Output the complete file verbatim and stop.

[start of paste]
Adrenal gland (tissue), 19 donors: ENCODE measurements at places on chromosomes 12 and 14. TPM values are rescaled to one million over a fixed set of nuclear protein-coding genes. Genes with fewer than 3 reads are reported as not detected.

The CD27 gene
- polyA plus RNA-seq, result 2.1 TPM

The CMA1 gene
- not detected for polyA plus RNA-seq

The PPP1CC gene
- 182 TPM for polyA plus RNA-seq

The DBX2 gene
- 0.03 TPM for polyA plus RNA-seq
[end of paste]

Adrenal gland (tissue), 19 donors: ENCODE measurements at places on chromosomes 12 and 14. TPM values are rescaled to one million over a fixed set of nuclear protein-coding genes. Genes with fewer than 3 reads are reported as not detected.

The CD27 gene
- polyA plus RNA-seq, result 2.1 TPM

The CMA1 gene
- not detected for polyA plus RNA-seq

The PPP1CC gene
- 182 TPM for polyA plus RNA-seq

The DBX2 gene
- 0.03 TPM for polyA plus RNA-seq